|c.G575A||R192Q||D1S4||Increases G-protein mediated inhibition, activates at more negative potentials, increased expression, faster recovery from inactivation. In mice: greater current, activates at more negative potentials, enhances transmitter release||?|||
|c.C653T||S218L||D1S4-5||Increases sojourns to subconductances, activates at more negative potentials, decreased slow inactivation, increased fast inactivation||Yes|||
|c.G1748A||R583Q*||D2S4||Activates at more negative potentials, faster current decay, faster inactivation, slower recovery from inactivation||Yes|||
|c.C1997T||T666M||D2-pore||Activates at more negative potentials, faster current decay, slowed recovery from inactivation, smaller single channel conductance, higher i*Po, slower recovery from inactivation, Increased G-protein mediated inhibition, decreased gating charge (fewer channels available to open)||Yes|||
|c.T2141C||V714A||D2S6||Activates at more negative potentials, faster current decay, faster recovery from inactivation, decreases expression, faster recovery from inactivation, increases G-protein mediated inhibition||No|||
|c.C2145G||D715E||D2S6||Activates at more negative potentials, faster current decay, faster inactivation||Yes|||
|c.A4003G||K1335E||D3S3-4||Activates at more negative potentials, inactivates at more negative potentials, slowed recovery from inactivation, increased frequency dependent rundown||No|||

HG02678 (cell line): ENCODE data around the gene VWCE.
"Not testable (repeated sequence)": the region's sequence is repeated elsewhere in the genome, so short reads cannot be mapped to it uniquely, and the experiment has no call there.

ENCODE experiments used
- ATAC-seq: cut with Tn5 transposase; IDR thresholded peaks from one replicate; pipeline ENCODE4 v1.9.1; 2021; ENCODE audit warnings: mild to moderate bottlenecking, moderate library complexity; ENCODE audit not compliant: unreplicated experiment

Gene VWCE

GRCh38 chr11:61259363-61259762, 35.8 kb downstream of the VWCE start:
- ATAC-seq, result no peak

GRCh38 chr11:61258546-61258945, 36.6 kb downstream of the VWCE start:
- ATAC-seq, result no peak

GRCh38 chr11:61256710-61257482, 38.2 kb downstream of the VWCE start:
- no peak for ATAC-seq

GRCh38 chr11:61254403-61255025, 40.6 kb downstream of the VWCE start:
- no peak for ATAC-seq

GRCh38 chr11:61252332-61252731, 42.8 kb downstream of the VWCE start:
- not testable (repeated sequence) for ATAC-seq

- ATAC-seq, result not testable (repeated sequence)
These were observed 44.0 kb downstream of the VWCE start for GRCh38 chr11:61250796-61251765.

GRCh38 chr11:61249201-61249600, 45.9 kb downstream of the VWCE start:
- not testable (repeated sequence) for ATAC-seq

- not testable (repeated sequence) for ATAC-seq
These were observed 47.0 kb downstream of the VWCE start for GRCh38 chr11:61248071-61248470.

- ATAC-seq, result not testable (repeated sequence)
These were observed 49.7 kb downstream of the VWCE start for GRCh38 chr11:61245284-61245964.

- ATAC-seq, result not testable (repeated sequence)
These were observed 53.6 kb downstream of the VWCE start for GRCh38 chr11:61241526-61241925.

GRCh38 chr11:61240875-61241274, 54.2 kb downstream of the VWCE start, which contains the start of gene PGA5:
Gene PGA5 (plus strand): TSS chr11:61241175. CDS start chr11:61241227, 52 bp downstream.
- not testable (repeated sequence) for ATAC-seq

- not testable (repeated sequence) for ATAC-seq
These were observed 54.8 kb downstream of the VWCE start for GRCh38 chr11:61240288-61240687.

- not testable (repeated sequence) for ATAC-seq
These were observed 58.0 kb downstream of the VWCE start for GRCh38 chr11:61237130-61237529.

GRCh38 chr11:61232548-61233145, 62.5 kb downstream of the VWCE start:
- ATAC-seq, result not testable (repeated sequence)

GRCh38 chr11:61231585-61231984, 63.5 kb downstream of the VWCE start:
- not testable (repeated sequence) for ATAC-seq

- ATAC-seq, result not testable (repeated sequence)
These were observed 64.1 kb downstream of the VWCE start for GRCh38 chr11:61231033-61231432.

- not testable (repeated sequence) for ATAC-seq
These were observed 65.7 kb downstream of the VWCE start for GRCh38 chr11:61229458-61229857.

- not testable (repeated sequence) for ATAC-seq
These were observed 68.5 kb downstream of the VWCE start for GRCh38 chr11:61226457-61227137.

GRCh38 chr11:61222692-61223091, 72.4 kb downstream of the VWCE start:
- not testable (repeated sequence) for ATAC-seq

|c.G4366T||V1456L||D3-pore||Activates at more negative potentials, slower current decay, slower recovery from inactivation||No|||
|c.T5047C||W1683R||D4S4-5||Activates at more negative potentials, inactivates at more negative potentials, slowed recovery from inactivation, increased frequency dependent rundown||Yes|||
|c.G5083A||V1695I||D4S5||Slowed recovery from inactivation, increased frequency dependent rundown||No|||
|c.A5428C||I1810L||D4S6||Activates at more negative potentials, faster recovery from inactivation, decreased expression, faster recovery from inactivation, Increased G-protein mediated inhibition||Yes|||
|Also diagnosed as spinocerebellar ataxia type-6
Also diagnosed as episodic ataxia type-2
|Sequence numbering according to NCBI reference sequence NM_000068.2. Cerebellar signs refers to findings of cerebellar degeneration or ataxia upon clinical examination.|
The second subtype of familial hemiplegic migraine, FHM2, is caused by mutations in the gene ATP1A2 that encodes a Na+
-ATPase. This Na+
-ATPase is heavily expressed in astrocytes and helps to set and maintain their reversal potential. There are 29 known mutations in this gene associated with FHM2, Table 2, many clustering in the large intracellular loop between membrane-spanning segments 4 and 5, Figure 1. 12 of these mutations have been studied by expression in model cells. All but one have shown either complete loss of function or more complex decreases in ATPase activity or potassium sensitivity. Astrocytes expressing these mutant ion pumps will have much higher resting potentials and are believed to lead to disease through a poorly understood mechanism.